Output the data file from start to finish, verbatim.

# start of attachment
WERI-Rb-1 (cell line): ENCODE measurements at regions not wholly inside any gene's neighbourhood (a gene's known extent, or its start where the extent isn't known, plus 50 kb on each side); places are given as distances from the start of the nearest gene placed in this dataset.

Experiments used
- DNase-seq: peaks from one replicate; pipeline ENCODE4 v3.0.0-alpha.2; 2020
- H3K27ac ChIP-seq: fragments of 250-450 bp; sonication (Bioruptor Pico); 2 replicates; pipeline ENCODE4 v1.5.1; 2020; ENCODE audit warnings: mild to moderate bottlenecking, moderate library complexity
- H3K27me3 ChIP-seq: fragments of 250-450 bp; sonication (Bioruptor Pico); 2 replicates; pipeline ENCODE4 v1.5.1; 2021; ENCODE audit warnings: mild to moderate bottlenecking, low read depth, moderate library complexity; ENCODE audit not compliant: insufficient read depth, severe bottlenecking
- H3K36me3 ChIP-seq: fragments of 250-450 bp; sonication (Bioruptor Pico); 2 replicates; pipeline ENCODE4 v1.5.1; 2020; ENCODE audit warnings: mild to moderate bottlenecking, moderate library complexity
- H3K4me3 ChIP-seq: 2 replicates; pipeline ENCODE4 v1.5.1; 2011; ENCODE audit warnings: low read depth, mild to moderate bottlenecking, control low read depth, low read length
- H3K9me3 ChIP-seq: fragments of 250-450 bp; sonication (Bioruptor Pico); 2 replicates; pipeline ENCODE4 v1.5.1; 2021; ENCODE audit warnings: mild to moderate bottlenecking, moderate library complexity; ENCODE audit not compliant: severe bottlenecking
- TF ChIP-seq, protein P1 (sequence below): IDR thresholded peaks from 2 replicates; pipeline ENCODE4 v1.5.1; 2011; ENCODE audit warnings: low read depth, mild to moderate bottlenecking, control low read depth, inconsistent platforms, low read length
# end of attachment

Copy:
WERI-Rb-1 (cell line): ENCODE measurements at regions not wholly inside any gene's neighbourhood (a gene's known extent, or its start where the extent isn't known, plus 50 kb on each side); places are given as distances from the start of the nearest gene placed in this dataset.

Experiments used
- DNase-seq: peaks from one replicate; pipeline ENCODE4 v3.0.0-alpha.2; 2020
- H3K27ac ChIP-seq: fragments of 250-450 bp; sonication (Bioruptor Pico); 2 replicates; pipeline ENCODE4 v1.5.1; 2020; ENCODE audit warnings: mild to moderate bottlenecking, moderate library complexity
- H3K27me3 ChIP-seq: fragments of 250-450 bp; sonication (Bioruptor Pico); 2 replicates; pipeline ENCODE4 v1.5.1; 2021; ENCODE audit warnings: mild to moderate bottlenecking, low read depth, moderate library complexity; ENCODE audit not compliant: insufficient read depth, severe bottlenecking
- H3K36me3 ChIP-seq: fragments of 250-450 bp; sonication (Bioruptor Pico); 2 replicates; pipeline ENCODE4 v1.5.1; 2020; ENCODE audit warnings: mild to moderate bottlenecking, moderate library complexity
- H3K4me3 ChIP-seq: 2 replicates; pipeline ENCODE4 v1.5.1; 2011; ENCODE audit warnings: low read depth, mild to moderate bottlenecking, control low read depth, low read length
- H3K9me3 ChIP-seq: fragments of 250-450 bp; sonication (Bioruptor Pico); 2 replicates; pipeline ENCODE4 v1.5.1; 2021; ENCODE audit warnings: mild to moderate bottlenecking, moderate library complexity; ENCODE audit not compliant: severe bottlenecking
- TF ChIP-seq, protein P1 (sequence below): IDR thresholded peaks from 2 replicates; pipeline ENCODE4 v1.5.1; 2011; ENCODE audit warnings: low read depth, mild to moderate bottlenecking, control low read depth, inconsistent platforms, low read length